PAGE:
6. Choosing organic, all-natural animal products:

Sure, “free range” AND “organic” may sound like responsible choices for meat eaters who care about the environment, but no matter how much land livestock have to roam on and how well they are fed, the fact is, livestock production may have a bigger impact on the planet than anything else. And I’m not talking about the good kind.  If you want to know more, read 10 Reasons Why the Meat Industry is Unsustainable.

7. Thickening your gravy:

Attention, chefs! If you’re making gravy, hold the corn starch. Sure, it can thicken sauces and soups with the greatest of ease, but corn starch is usually made with genetically modified corn. Here’s why GMOs are a concern.  The good news is, you can skip corn starch and still thicken to your heart’s content. Just use arrowroot powder instead. It’s an easily digested starch extracted from the roots of the arrowroot plant that works just as well as corn starch, plus it has a more neutral flavor and can be used at low temperatures.

8. Upgrading your gadgets:

Updating to the newest have-to-have electronic gadget is commonplace these days. People don’t even wait for things to break anymore before lining up to buy the latest greatest gizmo. That consumer thinking is part of the problem. Here’s a scary fact: Back in 2012 a partnership of UN organizations reported more than 48 million tons of gadgets are thrown away every year. That’s 11 times heavier than 200 Empire State Buildings. The solution is simple: get as much use out of each product you buy before tossing it aside to make room for the new shiny object. If you think recycling your electronics absolves you from premature upgrading, think again. Only 13 percent of electronic waste is disposed and recycled properly.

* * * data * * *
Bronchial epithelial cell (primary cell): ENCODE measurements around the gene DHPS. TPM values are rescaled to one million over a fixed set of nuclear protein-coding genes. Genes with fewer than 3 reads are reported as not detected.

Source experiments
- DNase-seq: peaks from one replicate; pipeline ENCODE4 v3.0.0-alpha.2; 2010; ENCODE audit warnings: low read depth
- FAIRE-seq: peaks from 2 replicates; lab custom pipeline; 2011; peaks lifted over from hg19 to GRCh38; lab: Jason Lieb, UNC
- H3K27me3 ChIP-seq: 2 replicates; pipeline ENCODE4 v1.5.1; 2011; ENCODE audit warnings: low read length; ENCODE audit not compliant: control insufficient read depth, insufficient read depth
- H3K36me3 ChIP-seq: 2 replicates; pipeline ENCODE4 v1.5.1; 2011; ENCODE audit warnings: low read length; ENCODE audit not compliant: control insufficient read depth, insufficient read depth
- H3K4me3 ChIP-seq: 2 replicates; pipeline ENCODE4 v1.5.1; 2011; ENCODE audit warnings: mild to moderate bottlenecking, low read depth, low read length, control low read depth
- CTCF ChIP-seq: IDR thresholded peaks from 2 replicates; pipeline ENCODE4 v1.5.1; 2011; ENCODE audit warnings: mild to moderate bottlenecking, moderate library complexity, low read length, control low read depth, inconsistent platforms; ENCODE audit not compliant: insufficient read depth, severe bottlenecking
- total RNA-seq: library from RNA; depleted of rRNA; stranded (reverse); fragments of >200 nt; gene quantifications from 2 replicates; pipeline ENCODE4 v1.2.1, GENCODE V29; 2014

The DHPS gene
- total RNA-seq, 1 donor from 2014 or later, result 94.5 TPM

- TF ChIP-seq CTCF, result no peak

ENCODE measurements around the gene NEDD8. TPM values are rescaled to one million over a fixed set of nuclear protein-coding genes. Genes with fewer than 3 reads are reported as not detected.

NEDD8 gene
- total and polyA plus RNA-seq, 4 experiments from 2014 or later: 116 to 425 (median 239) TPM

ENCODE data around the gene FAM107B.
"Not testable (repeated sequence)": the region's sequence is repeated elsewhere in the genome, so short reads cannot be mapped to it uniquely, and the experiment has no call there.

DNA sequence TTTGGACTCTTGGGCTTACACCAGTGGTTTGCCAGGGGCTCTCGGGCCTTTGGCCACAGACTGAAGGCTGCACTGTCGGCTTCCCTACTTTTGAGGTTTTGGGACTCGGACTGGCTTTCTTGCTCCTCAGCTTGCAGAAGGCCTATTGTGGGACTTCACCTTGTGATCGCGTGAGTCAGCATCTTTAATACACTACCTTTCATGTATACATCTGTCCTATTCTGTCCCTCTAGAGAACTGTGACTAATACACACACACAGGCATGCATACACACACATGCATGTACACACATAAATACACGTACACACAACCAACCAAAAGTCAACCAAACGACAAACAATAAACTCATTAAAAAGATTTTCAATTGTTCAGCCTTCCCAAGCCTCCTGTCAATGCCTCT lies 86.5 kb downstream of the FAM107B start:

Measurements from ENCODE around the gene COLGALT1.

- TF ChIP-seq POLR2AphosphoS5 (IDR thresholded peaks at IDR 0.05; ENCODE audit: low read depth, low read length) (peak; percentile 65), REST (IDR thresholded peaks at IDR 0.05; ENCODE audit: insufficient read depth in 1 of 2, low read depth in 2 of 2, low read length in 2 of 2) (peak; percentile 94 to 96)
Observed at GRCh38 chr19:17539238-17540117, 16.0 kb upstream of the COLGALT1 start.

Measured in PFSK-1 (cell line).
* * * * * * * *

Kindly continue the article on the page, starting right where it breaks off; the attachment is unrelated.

9. Flushing things down the toilet to spare landfills:

Flushing unwanted items down the toilet is not a magic process that makes things disappear. They end up somewhere, just like the garbage we put on the curb each week. Even though some products are marketed as “flushable,” that doesn’t mean you should flush them. Here are two Don’t Flush items: Baby wipes: Technically they are “flushable.” It’s what happens after those wipes go down the toilet that’s causing headaches. They aren’t breaking down like they’re supposed to. Kitty litter: Although most green litters are septic- and sewer-safe, it’s best not to flush them. Cat feces contains the Toxoplasmosis gondii (TG) parasite, dangerous to pregnant women and marine life, particularly sea otters. Unfortunately, TG is not filtered out in most water treatment plants.

10. Putting food waste into the garbage disposal:

EcoMyths explains ”Garbage disposals have been heralded as the ‘next great tool for urban sustainability,’ but while sink disposals do have some clear benefits over trashcans, they are not the greenest way to dispose of your uneaten food.” According to life cycle analysis expert Eric Masanet, PhD, of Northwestern University and Debra Shore, commissioner of the Metropolitan Water Reclamation District of Greater Chicago, the hierarchy of green ways to dispose of food goes like this, from least green to most: Not-so-green: Throwing it in a trashcan headed for the landfill; Light green: Running it through the sink disposal, from which it then heads to the waste water treatment plant; Green: Toss it in your compost bin for efficient composting; Greenest ever: Reduce the amount of food we waste in the first place! Globally we waste about a third of our food every year. Talk about an environmental footprint. So if you want to spare the planet, the best thing you can do with your food is eat up!

Sometimes we truly want to do what’s best for the environment, but what’s best isn’t always clear. If you want to do your part for the planet, start by educating yourself. Please share this post to help educate others, and if you know of ways people are harming the environment without knowing it, tip us off in the comments.

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Let us know about your environmental stories, suggestions, and successes.

This article was originally sent to me by Jean-Marie Kauth, PhD, Writing Director, Assistant Professor at Benedictine University